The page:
Big Church is Not Just for Big People

FBC WF

One of my earliest childhood memories is sitting next to my parents in First Baptist Church of Wichita Falls, listening to Robert Jeffress. Well, I wasn’t actually listening to anything he had to say, but I had my coloring book, and I distinctly remember my parents having their Bibles open every week, taking lots of notes, and seeming to really care about what that book had to say.

Nowadays it is unlikely for children to be in “Big Church” on Sunday mornings, at least in your average growing church. Why? Because this is appealing to guests, and, honestly, it’s nice to give parents a break so they can focus on growing spiritually themselves. I definitely don’t want to rag on so many great churches out there doing this. But I do want to challenge us in the way we think about our children in the worship service.

Three reasons to challenge parents to consider keeping some or all of their children with them during worship:

 

  1. Children learn by imitation

Jacob will be two years old in March. He copies literally everything Lauryn and I do. It seems that older children often do the same thing. While they may not try and eat everything their parents eat, they do, in many ways, want to be like their parents. They learn by imitation. Take this passage from Deuteronomy as an example:

Deuteronomy 6:4-9 | “Hear, O Israel: The Lord our God, the Lord is one. Love the Lord your God with all your heart and with all your soul and with all your strength. These commandments that I give you today are to be on your hearts. Impress them on your children. Talk about them when you sit at home and when you walk along the road, when you lie down and when you get up. Tie them as symbols on your hands and bind them on your foreheads. Write them on the doorframes of your houses and on your gates.”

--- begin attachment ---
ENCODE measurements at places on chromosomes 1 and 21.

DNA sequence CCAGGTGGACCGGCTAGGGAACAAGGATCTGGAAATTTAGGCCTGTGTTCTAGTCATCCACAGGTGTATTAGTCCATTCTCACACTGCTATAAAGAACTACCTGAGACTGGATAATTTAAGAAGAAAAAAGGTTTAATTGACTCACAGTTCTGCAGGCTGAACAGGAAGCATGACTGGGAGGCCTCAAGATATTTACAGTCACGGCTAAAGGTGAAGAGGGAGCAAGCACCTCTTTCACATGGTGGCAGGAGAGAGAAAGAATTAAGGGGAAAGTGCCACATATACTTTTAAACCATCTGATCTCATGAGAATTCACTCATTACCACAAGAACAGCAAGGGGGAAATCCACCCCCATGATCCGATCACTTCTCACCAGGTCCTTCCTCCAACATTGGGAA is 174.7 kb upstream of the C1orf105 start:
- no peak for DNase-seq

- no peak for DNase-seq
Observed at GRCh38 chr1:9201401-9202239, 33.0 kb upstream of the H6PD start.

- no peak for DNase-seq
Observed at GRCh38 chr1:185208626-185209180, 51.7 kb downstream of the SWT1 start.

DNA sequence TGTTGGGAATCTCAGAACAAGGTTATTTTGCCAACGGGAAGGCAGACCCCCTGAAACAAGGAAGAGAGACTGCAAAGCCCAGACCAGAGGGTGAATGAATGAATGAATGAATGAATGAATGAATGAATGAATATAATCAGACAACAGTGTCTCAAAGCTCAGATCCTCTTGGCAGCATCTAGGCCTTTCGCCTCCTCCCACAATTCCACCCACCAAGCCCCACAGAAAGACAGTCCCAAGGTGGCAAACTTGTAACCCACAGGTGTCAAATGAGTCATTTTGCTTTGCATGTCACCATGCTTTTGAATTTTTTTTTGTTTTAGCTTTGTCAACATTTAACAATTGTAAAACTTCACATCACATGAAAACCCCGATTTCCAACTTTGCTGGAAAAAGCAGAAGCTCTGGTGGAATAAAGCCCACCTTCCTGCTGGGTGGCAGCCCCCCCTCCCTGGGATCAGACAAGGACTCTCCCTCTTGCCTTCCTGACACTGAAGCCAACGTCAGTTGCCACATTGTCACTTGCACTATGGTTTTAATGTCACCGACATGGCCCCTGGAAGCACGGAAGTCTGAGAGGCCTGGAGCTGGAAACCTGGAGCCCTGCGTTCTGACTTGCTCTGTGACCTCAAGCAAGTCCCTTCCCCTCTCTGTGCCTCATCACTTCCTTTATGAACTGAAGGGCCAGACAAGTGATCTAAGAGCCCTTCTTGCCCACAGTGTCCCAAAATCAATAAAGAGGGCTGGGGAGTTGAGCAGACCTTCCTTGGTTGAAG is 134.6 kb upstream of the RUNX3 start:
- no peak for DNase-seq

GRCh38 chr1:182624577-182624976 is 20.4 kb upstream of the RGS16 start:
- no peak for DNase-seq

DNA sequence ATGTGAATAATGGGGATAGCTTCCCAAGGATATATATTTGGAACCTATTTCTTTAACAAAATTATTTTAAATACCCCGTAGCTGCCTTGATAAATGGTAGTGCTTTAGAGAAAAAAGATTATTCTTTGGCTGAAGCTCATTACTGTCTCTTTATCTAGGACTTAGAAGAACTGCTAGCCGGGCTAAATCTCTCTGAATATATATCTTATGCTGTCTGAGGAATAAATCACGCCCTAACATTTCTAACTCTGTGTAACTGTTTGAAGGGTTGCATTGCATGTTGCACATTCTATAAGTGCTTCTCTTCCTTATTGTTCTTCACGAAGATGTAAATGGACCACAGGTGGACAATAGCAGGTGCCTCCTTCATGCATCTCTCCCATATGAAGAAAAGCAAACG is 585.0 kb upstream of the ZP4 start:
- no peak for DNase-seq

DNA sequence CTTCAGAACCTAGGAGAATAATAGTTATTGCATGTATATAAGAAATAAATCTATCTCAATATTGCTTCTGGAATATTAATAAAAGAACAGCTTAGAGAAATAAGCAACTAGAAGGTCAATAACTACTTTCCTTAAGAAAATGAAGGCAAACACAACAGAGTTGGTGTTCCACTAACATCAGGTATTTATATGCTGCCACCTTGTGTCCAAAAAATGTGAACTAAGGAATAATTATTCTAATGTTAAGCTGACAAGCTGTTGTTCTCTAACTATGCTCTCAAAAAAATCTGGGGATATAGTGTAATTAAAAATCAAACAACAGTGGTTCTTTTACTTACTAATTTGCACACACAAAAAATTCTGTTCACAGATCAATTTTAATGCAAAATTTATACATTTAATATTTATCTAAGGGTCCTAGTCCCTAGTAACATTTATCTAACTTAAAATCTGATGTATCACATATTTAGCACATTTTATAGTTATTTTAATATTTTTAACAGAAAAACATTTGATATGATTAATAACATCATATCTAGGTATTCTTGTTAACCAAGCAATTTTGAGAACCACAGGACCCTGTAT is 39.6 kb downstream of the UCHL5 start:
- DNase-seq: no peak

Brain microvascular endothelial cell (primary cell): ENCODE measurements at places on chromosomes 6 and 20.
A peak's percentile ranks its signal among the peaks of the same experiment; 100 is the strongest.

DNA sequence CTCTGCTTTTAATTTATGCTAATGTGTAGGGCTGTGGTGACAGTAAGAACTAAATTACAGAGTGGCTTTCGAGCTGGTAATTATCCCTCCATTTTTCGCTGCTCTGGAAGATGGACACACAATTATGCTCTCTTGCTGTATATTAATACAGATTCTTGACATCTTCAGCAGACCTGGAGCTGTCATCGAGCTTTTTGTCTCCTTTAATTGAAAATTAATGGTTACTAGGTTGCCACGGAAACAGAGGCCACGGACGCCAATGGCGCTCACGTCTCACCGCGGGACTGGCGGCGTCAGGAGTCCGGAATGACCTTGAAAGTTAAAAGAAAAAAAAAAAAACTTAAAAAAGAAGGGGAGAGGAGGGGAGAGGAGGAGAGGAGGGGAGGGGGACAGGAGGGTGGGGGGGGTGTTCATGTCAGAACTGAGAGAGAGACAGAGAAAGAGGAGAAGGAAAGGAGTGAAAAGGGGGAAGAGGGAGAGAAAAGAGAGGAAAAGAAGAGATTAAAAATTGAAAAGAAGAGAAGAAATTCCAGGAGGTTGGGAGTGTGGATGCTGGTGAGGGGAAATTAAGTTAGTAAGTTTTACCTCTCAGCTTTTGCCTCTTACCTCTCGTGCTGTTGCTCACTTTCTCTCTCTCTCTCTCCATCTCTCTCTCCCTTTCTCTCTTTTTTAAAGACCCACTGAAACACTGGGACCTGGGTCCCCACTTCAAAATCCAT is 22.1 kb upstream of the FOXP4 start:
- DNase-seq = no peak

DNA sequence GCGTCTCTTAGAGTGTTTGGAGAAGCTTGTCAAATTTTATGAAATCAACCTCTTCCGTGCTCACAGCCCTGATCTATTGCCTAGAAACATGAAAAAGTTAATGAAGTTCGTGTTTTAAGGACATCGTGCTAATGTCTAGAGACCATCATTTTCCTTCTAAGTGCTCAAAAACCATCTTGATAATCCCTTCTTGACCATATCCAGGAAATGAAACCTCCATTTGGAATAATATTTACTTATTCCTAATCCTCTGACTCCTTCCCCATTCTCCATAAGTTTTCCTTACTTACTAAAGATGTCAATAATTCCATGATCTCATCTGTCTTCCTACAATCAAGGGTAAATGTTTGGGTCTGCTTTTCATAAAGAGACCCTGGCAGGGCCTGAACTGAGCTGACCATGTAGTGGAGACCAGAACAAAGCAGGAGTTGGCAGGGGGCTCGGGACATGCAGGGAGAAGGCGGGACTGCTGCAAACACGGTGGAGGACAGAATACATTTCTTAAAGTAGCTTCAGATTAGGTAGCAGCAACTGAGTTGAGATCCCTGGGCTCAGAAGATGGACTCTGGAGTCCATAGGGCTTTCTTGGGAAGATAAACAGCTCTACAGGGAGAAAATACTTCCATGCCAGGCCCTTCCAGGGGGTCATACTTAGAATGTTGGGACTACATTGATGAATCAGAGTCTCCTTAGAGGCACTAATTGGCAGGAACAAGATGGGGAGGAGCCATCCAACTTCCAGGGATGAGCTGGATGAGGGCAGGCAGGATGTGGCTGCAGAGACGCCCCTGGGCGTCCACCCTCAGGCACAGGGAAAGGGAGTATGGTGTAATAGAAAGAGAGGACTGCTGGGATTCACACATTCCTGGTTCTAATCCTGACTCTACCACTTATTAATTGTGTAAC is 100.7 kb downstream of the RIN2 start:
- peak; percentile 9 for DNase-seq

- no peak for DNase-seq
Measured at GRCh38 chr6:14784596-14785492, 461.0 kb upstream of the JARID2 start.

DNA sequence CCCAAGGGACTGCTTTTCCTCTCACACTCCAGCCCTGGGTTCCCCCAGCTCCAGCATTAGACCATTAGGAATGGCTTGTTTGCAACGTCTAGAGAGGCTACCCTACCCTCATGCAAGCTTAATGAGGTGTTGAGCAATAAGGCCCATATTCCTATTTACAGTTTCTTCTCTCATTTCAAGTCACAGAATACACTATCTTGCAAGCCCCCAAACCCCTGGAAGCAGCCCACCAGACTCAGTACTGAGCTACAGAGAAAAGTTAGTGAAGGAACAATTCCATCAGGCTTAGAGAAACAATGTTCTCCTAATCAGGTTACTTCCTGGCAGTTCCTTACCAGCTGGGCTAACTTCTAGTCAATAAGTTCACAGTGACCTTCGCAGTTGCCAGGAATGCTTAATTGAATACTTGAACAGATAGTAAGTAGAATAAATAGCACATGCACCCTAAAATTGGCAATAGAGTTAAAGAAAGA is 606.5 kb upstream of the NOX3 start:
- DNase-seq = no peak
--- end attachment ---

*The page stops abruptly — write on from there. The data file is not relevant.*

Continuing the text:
Did you notice what’s commanded first? We are to love the Lord our God with everything we are. These commands are to be on our hearts. Then it goes on to give specific ways that we can teach our children. Only when God’s commands are on our hearts do we have the ability to effectively impress them on our children. Hence, the most important thing we can possibly do to raise our kids in the faith is make sure that our own faith is strong and growing!

I’ve been around children just enough to know that you can’t really fake it with them. They see right through inauthenticity. The greatest way we can teach them about Christ is showing them Christ in our hearts and lives. Then and only then will our time teaching them be effective. Don’t just tell them, show them.

One easy way for us to show them how much Christ means to us is by allowing them to be with us when we gather as a church. Let them see our desire for the Word. Let them see us take notes. Let them see us worship. Let them see us feel joy and conviction and peace and awe. Let them see us apply what we learn from the Word. Children learn by imitation. By simply being authentic in our faith, we’ll likely be teaching them way more than we know.